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? 1940s RJ.R.
A permanent tribute to workers whose strike led to the formation of a landmark union stands at the corner
of Martin Luther King, Jr. Drive and Fourth Street. Winston-Salem State University Professor Larry Little
soeaks at the celebration.
BY CHANEL DAVIS
THE CHRONICLE _
On May 8, the Forsyth County
Historic Resources Commission will
unveil a historic marker remembering
the R.J.R. labor strikes in the 1940s.
The markers honor members of
Local 22 of the Food, Tobacco,
Agricultural, and Allied Workers
, Congress of Industrial Organizations
In 1943, African-American leaf
workers initiated a sit-down strike at
R J. Reynolds Tobacco Co. during the
height of Jim Crow South and the
budding Civil Rights movement.
Most of those workers were women
who were against the poor wages they
were given, poor working conditions
and the segregated work.
"In 1943, someone died in the
plant. They just wanted better condi
tions and better benefits. They helped
get better wages, job security, vaca
tion and grievances, so that it was a
better place to work and be in," said
Michelle McCullough, historic
resource officer for the Historic
Resources Commission. "It was actu
ally Mayor Pro Tempore [Vivian]
Burke's idea to commemorate the
labor strikes that went on there. This
is just commemorating that time in
our history when industry just ran
things and it took the people to step
up and say 'Wait a second. This isn't
Burke said that she is delighted to
see a marker unveiled in the labor
"When I think back about that
area, where so many minorities
worked hard, came out drenched with
sweat with coats and sweaters on, I
think they built up RJ. Reynolds, It
was a buzzing area with people work
ing hard to be productive with
salaries that may not have been the
best," Burke said. "The history there
was rich with people who believe in
the old fashioned way: You work, you
take care of yourself, share and uplift
others. We embrace to move forward
in a better way."
Local 22 would turn out to be a
model for interracial labor move
ments that were to follow in the South
during the '40s. The group consisted
of 10,000 R J. Reynolds Tobacco Co.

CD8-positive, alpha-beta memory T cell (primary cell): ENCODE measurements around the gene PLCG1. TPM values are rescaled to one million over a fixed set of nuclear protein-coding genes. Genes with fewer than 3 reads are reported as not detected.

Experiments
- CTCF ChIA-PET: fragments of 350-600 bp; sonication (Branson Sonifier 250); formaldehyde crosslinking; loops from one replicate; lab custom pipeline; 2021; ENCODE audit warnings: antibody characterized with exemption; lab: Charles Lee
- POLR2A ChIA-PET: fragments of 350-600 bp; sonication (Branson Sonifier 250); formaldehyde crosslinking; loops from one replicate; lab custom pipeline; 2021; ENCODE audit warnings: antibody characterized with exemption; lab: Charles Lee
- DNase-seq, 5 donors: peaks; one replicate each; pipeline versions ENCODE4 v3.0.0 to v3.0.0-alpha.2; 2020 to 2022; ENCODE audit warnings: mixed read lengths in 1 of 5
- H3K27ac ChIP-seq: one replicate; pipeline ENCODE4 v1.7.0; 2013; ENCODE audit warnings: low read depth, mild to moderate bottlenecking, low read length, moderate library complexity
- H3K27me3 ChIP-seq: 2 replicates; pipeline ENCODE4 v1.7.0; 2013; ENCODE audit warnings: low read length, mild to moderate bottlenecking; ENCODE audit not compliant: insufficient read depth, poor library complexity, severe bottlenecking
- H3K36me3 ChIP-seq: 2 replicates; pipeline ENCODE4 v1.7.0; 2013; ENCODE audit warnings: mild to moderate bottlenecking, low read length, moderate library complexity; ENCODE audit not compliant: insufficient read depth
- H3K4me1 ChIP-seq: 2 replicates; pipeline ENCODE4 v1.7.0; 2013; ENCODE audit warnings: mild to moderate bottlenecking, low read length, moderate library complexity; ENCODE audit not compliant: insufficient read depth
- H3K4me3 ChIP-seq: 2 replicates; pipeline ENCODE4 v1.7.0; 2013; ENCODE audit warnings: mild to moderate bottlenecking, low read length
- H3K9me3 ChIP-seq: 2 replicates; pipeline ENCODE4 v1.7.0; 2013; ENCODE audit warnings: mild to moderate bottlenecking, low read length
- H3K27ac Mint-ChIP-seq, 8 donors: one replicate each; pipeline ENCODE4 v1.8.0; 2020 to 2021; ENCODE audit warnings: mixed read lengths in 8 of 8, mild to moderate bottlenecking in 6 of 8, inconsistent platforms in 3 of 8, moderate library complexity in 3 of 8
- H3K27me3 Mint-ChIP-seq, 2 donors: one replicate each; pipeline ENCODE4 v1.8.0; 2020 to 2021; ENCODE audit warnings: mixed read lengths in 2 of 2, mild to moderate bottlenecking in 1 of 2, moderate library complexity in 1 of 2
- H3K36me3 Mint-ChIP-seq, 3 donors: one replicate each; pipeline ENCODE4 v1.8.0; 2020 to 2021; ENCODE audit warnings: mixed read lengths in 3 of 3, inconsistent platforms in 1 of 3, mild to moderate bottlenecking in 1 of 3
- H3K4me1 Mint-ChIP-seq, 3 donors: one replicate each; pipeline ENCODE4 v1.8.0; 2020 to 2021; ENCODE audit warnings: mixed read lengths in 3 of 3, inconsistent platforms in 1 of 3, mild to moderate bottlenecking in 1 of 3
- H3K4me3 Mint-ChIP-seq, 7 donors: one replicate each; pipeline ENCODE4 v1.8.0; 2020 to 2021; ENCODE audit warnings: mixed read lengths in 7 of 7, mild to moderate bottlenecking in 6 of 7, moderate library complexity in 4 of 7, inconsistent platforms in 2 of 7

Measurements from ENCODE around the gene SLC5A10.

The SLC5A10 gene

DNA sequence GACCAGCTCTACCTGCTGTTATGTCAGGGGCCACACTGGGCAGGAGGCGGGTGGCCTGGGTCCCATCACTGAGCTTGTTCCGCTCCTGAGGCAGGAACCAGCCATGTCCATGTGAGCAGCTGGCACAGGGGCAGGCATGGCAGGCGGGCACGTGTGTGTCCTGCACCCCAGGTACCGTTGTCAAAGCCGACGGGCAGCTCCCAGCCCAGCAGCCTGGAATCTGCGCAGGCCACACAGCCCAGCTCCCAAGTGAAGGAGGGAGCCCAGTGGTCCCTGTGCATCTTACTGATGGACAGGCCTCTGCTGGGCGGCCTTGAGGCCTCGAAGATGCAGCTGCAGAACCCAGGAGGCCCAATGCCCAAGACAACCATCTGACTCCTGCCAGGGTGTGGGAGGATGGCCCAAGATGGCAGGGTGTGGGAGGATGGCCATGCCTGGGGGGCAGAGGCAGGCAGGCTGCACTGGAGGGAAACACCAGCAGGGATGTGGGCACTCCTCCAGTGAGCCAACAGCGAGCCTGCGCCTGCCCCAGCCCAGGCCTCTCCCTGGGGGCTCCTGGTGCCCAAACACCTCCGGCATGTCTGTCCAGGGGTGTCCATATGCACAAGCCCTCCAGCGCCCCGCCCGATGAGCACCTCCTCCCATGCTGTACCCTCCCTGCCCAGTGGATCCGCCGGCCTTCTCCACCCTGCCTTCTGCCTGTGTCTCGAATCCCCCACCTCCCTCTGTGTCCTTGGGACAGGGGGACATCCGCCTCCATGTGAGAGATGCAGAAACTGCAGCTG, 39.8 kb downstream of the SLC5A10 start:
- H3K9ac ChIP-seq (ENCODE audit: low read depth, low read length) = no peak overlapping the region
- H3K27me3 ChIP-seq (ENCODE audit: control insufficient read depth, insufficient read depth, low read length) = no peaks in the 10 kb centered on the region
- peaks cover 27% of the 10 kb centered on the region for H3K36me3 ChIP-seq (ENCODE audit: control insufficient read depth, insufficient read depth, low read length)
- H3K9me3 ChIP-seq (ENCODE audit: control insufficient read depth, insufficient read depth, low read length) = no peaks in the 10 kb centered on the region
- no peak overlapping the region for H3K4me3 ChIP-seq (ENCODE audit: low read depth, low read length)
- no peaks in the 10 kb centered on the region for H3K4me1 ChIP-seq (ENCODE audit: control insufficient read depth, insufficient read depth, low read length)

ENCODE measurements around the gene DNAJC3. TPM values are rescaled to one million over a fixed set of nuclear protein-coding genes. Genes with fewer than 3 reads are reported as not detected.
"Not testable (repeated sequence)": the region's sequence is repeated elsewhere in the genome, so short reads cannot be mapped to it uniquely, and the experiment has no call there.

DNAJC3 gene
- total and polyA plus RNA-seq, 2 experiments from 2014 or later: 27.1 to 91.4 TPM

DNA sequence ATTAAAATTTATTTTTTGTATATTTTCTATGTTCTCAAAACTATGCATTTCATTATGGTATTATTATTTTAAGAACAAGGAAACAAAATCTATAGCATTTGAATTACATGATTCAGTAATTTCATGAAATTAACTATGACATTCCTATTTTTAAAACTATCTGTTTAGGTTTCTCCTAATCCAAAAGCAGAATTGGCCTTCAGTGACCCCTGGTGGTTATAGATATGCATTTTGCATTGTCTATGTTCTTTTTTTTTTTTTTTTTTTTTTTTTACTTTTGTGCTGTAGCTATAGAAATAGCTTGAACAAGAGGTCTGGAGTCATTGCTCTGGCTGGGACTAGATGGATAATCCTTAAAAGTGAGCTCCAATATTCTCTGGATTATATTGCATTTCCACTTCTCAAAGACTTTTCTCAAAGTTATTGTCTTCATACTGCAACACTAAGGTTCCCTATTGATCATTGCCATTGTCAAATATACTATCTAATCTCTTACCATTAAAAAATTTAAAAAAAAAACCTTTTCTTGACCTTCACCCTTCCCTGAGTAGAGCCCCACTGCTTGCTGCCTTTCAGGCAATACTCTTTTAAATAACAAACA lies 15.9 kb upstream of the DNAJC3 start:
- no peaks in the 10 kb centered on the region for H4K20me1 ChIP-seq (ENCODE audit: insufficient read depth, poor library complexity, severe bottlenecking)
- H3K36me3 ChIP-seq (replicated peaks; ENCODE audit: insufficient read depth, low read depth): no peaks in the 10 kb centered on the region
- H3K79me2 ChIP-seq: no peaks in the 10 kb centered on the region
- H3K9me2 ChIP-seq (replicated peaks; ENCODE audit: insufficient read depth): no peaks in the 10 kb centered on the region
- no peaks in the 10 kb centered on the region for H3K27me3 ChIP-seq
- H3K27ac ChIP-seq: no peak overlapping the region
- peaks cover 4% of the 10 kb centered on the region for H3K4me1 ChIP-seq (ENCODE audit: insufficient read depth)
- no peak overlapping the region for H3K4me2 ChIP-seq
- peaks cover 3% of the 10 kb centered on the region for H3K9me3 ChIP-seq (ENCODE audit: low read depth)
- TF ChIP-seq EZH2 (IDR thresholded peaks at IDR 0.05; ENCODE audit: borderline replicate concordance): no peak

workers that included white workers.
The group is credited with helping to
get Kenneth R. Williams, the city's
first black alderman, elected in 1947.
The group leaders faced backlash
for their actions, including being
labeled communists, spending time in
jail or having to leave the city to find
In 1950, Local 22 ended after a
National Labor Relations Board rul
ing stripped the union of its rights to
represent workers. McCullotigh said
that the struggles those in Local 22
dealt with has made the city what it is.
"Reynolds Tobacco really did put
Winston-Salem on the map, but it's
through the challenges of time and
conditions that we made this a better
place to be. That group of women
standing up for themselves is part of
that. I think we need to always
remember that so we encourage the
youth to do things like that. It's
important to stand up for your rights
and stand up during different times of
A historic marker from the N.C.
Department of Cultural Resources
already sits at the corner of Martin
Luther King Jr. Drive and Fourth
Street near First Calvary Baptist
The unveiling will be held at 6
p.m. at 545 Power Plant Circle, fol
lowed by a reception and loft tour
hosted by Plant 64.
The marker is part of the commis
sion's recognition of May as Historic
Preservation Month. The group will
hold lectures, panel discussions, trol
ley tours of historic neighborhoods
and the historic Rural Hall train
Historic Preservation Month
activities are presented and coordiriat
ed by Preservation Month Pfirtners, a
collaboration of the Forsyth County
Historic Resources Commission, Old
Salem Museums and Gardens, the
New Winston Museum, Reynolda
House Museum of American Art and
Preserve Historic Forsyth.
For more information about the
events, call McCullough at 336-747
7063 or visit
httpt//w ww.cityofws .org/news/id1151
Workers are shown here protesting their wages and
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